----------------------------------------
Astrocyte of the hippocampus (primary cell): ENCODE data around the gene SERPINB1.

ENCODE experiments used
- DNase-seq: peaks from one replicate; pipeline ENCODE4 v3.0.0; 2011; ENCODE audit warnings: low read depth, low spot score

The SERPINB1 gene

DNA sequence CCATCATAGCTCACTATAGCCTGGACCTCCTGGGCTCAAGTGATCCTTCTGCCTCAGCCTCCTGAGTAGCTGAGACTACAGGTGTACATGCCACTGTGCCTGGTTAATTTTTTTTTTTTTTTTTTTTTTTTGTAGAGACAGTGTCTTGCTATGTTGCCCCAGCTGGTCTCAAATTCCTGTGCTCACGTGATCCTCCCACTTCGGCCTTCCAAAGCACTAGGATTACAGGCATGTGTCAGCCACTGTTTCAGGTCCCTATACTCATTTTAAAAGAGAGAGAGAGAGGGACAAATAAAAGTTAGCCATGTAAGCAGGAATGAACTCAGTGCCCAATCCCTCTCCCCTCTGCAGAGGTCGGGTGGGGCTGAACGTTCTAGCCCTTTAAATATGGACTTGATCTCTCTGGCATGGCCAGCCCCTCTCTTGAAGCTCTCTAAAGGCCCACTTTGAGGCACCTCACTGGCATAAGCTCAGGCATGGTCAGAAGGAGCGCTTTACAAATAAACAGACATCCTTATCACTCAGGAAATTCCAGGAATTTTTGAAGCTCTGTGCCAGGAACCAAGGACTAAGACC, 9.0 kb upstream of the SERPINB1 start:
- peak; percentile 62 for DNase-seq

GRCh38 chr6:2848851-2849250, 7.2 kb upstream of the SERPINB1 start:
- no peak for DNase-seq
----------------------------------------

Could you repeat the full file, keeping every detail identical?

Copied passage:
Astrocyte of the hippocampus (primary cell): ENCODE data around the gene SERPINB1.

ENCODE experiments used
- DNase-seq: peaks from one replicate; pipeline ENCODE4 v3.0.0; 2011; ENCODE audit warnings: low read depth, low spot score

The SERPINB1 gene

DNA sequence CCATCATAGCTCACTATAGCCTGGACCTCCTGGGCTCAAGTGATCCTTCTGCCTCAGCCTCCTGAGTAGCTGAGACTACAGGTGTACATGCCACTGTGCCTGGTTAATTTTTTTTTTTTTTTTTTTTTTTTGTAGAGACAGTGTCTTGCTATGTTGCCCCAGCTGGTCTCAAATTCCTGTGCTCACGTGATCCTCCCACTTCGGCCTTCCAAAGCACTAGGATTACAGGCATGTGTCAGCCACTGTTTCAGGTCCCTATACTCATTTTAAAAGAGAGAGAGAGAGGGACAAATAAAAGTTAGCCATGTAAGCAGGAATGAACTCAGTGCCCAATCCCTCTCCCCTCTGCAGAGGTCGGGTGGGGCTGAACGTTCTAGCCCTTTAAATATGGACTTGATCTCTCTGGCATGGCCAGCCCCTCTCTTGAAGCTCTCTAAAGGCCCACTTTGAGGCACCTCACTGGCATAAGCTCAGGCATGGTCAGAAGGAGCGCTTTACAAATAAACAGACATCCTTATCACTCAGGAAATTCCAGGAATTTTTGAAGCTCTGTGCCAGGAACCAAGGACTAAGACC, 9.0 kb upstream of the SERPINB1 start:
- peak; percentile 62 for DNase-seq

GRCh38 chr6:2848851-2849250, 7.2 kb upstream of the SERPINB1 start:
- no peak for DNase-seq